While literacy may be an issue for worldwide concern, my rather comfortable western upbringing has left me with a reasonable ability to read and an ever increasing pile of books to do it to. However, things are not perfect. As the ageing process takes its toll, I find that if I am to enjoy any of those books the use of a reading aid in the form of glasses is increasingly becoming less of an aid and more of a necessity. But, it is other people’s problem with my eyesight that is the biggest obstacle to reading. For some reason people feel compelled to talk to me the moment I try to read. It doesn’t matter if I am at work, at home or on a train, it is as if they can sense the words going into my brain and need to put a stop to it. And it is not only a random occurrence. They know exactly when I have reached the same word I got to when they interrupted me before, and then they do it again… and again. And so it was on our journey to London.
The wheels of the 8:57 to Waterloo had barely completed their first revolution when the door at the far end of the carriage slid open and a man with a jolly smile entered like a ‘Stars In Their Eyes’ contestant. Using his trolley to block the isle for anyone who had not yet found their seats, he slowly made his way through the carriage offering refreshments to the early morning travellers. Having not long finished my breakfast I was not yet ready for cheesy Quavers and Coke, but the seasoned professional he was, he took rejection well and carried on his way.
Rachel has some urgent information:
With the trolley man gone I sat back to ‘let the train take the strain’ and lifted my paper to read. Approximately three paragraphs later, Rachel desperately needed to enlighten me about something she had just read in her newspaper. I don’t recall the exact details, but it was something like:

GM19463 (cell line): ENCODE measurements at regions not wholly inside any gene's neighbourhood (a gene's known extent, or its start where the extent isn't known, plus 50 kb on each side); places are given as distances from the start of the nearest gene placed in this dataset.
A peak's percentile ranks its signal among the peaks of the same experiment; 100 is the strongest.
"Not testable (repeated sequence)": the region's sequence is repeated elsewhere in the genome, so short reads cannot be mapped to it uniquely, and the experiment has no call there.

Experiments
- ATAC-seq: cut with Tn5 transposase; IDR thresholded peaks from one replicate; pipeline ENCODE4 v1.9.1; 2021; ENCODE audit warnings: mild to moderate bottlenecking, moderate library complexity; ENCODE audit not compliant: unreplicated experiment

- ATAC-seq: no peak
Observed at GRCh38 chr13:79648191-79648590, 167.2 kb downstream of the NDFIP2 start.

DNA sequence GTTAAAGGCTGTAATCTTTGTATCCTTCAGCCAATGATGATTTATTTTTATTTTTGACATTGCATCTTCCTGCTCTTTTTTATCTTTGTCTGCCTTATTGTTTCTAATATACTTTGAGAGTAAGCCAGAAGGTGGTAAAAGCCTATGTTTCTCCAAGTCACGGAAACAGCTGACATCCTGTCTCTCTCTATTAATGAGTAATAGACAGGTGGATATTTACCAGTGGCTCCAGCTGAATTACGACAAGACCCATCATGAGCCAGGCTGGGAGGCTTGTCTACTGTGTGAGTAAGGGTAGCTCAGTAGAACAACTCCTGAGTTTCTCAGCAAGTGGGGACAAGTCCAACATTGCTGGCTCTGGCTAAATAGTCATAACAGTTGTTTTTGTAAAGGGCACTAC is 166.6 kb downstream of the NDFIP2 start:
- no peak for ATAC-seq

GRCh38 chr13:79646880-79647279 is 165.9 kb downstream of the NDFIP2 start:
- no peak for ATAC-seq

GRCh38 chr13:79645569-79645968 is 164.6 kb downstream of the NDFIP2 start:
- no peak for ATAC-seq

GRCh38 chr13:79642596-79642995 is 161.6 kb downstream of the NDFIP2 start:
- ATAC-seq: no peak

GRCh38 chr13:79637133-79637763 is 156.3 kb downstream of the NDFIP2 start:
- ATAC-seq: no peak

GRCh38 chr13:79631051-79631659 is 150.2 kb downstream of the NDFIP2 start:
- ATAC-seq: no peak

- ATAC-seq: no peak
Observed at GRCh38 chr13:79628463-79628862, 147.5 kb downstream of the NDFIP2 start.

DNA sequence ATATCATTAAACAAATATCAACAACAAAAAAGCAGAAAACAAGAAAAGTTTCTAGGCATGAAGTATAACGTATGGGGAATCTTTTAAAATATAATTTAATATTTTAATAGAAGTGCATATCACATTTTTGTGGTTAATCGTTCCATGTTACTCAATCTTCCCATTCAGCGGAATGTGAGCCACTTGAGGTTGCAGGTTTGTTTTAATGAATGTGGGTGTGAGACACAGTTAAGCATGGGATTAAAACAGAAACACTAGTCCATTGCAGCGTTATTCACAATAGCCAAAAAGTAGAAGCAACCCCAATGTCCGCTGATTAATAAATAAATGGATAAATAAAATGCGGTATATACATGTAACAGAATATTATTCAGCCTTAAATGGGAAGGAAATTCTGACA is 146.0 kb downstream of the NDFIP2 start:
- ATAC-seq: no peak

“Ooh, I didn’t know that about vegan bacon…” But that was all she said, then continued to read in silence. With no further information forthcoming, I raised my paper and read to the point I had reached before. She spoke again:
“Gosh, there’s an interesting piece here about the dangers of using goose fat as eye drops. Do you want to read it?” Outwardly I politely declined the invitation while inwardly telling her to shut up. I start my paragraph again.
“Now that sounds lovely,” she announced like someone with newspaper Tourette’s. “There is a sanctuary in the Cairngorms running a workshop on the importance of solitude and allowing people to read their paper in peace. Don’t you think that sounds nice?” The look on my face would have conveyed the answer, but she didn’t see it because her attention was again focused on her paper.
The reading bell is born:
It was here that my idea of a reading bell was formulated. I figured that many people find reading glasses a godsend, but for occasions when trying to read while in the presence of others, a reading bell would announce to the world that I was reading and did not wish to be disturbed. Essentially, if you can hear dinging coming from my direction, shut the fuck up. The only downside I foresee is that the collective volume of a carriage full of people all trying to read in peace may be annoying to the youths trying to listen to loud music through tinny earphones.
Too quiet to read:
It did not take long before I resigned myself to the fact that I was not destined to read as planned. Normally, on a journey of this duration I would expect to read the paper from cover to cover, attempt the crossword and reread it just in case I missed anything the first time. All I managed to get through was about three headlines and a couple of sentences. In the absence of a fully functioning reading bell, all I could do was spend most of the journey with my paper draped across my lap like some sort of fancy travel blanket.
Ever thought of something to make life better?
Add a comment below and let’s see what the world is lacking.